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About this series
Leaving a Legacy that Lasts Forever
How to Give Your Kids and Grandkids What Money Can't Buy
How do you leave a legacy that stands the test of time? How do you give others what money can't buy? We all desire to leave an inheritance of significant value to those around us. So, just what does that include? We can leave money and possessions, but what can we leave that really matters and will echo throughout time?More from this series
Sixty to eighty percent of a person’s waking hours on this planet is consumed with an activity called “work.”
And so, I want to ask you to ponder three questions to really think about when we begin to talk about this area of work.
Question number one is: How can you help those you love the most live above the daily grind? Let’s go back to our little analogy where we say, If you knew, from this moment right now, three hundred and sixty five days, you are going to die, and you had three hundred and sixty-five days and you knew people that you love, one of your kids, one of your grandkids, your best friend, someone you led to the Lord, some guys that you’re in a Bible study with, these gals that you love and care for. And you know that sixty to eighty percent of their entire lives are they are going to keep working after you die.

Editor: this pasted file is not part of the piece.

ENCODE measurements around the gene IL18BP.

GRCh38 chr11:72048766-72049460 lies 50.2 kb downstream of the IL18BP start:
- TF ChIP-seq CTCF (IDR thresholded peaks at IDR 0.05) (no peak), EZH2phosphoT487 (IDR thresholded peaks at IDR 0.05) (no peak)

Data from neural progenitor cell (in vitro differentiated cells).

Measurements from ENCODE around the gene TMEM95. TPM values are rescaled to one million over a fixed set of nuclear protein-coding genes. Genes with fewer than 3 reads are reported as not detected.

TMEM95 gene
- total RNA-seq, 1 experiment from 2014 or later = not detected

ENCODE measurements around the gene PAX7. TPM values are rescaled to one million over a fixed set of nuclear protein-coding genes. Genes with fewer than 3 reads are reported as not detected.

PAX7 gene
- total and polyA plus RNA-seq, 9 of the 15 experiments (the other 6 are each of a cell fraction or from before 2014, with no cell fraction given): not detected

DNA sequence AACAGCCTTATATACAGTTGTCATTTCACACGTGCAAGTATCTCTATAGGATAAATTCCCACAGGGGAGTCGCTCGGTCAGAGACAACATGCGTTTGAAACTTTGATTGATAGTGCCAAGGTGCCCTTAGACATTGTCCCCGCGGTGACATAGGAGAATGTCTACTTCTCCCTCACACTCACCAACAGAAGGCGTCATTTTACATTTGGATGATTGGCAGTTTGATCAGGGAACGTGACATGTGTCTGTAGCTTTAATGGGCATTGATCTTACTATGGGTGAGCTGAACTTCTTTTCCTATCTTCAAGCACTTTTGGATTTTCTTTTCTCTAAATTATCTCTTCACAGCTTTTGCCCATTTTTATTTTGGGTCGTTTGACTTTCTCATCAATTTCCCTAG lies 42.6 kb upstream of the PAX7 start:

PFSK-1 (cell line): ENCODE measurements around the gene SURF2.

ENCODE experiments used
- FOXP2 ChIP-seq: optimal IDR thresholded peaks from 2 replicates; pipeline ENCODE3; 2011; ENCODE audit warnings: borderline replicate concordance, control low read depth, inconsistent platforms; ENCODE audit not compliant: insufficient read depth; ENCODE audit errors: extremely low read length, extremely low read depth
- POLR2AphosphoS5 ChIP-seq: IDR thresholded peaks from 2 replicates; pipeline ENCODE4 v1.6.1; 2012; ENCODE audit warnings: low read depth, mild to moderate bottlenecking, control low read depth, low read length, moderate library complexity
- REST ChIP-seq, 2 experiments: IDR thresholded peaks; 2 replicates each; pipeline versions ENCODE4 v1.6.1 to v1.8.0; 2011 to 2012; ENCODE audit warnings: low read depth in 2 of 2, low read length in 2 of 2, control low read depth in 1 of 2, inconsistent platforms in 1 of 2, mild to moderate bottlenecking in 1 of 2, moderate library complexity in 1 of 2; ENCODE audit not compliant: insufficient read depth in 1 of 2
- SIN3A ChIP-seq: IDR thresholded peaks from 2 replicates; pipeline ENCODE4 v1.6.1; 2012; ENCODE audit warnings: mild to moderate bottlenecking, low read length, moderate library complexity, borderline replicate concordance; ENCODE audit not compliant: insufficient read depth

How could you deliver them from the daily grind of: get up, go to work, grab a cup of coffee, come in, go down, eat some supper, do a drive-thru, watch a couple of hours of TV, go to bed, get up, go to…
And then wait for the weekend. That’s how most people are living their lives. Can you imagine the gift it would be if you could pass something on where that would not be their experience?
Question number two is: Why are the majority of Americans dissatisfied with their jobs? And I would say probably maybe well beyond America. But all the research is they are bored, they are unfulfilled, it’s basically almost a paycheck or a necessary evil.